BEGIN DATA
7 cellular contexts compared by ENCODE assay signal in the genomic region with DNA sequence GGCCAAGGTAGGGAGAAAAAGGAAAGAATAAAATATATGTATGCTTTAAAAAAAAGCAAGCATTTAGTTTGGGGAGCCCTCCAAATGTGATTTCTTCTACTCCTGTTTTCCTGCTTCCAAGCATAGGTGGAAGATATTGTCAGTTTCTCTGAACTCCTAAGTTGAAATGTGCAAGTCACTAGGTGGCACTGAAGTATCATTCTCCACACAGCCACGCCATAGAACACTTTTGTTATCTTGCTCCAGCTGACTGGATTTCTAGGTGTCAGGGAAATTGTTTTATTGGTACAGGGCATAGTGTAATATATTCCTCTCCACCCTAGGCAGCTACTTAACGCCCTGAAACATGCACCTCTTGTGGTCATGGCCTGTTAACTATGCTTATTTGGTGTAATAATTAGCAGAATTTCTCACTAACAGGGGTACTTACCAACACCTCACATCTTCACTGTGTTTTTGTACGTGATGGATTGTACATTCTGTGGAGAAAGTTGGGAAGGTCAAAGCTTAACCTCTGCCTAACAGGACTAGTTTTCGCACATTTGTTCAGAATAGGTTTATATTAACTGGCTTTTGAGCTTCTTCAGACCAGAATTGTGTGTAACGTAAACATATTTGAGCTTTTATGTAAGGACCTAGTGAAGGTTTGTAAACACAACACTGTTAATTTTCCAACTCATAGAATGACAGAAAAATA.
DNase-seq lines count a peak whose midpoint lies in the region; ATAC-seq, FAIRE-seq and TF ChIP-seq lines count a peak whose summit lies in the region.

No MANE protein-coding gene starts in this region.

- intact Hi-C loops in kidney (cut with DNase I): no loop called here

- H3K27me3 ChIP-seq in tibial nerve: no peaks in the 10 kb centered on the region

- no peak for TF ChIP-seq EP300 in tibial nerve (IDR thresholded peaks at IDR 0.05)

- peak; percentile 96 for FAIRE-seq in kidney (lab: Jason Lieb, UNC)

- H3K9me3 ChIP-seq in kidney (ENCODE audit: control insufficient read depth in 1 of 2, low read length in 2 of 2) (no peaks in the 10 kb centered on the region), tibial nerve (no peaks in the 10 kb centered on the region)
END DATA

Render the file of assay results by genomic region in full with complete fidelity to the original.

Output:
7 cellular contexts compared by ENCODE assay signal in the genomic region with DNA sequence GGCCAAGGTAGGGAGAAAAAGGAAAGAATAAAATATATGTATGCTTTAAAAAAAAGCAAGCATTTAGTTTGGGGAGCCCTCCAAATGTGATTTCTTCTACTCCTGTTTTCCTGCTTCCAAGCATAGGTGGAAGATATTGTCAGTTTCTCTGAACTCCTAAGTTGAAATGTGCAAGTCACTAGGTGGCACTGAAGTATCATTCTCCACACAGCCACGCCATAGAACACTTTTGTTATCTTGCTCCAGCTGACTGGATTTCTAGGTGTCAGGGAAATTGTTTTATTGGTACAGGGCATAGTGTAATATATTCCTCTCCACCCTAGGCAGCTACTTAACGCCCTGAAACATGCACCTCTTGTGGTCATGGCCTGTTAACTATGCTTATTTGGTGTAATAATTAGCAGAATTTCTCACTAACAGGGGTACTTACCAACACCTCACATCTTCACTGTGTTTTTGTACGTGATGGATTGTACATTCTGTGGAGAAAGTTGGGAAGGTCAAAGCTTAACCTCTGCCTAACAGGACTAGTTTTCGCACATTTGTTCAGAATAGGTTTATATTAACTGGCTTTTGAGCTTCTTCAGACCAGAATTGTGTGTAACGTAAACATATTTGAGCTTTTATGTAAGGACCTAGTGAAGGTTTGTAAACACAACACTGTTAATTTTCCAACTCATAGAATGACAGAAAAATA.
DNase-seq lines count a peak whose midpoint lies in the region; ATAC-seq, FAIRE-seq and TF ChIP-seq lines count a peak whose summit lies in the region.

No MANE protein-coding gene starts in this region.

- intact Hi-C loops in kidney (cut with DNase I): no loop called here

- H3K27me3 ChIP-seq in tibial nerve: no peaks in the 10 kb centered on the region

- no peak for TF ChIP-seq EP300 in tibial nerve (IDR thresholded peaks at IDR 0.05)

- peak; percentile 96 for FAIRE-seq in kidney (lab: Jason Lieb, UNC)

- H3K9me3 ChIP-seq in kidney (ENCODE audit: control insufficient read depth in 1 of 2, low read length in 2 of 2) (no peaks in the 10 kb centered on the region), tibial nerve (no peaks in the 10 kb centered on the region)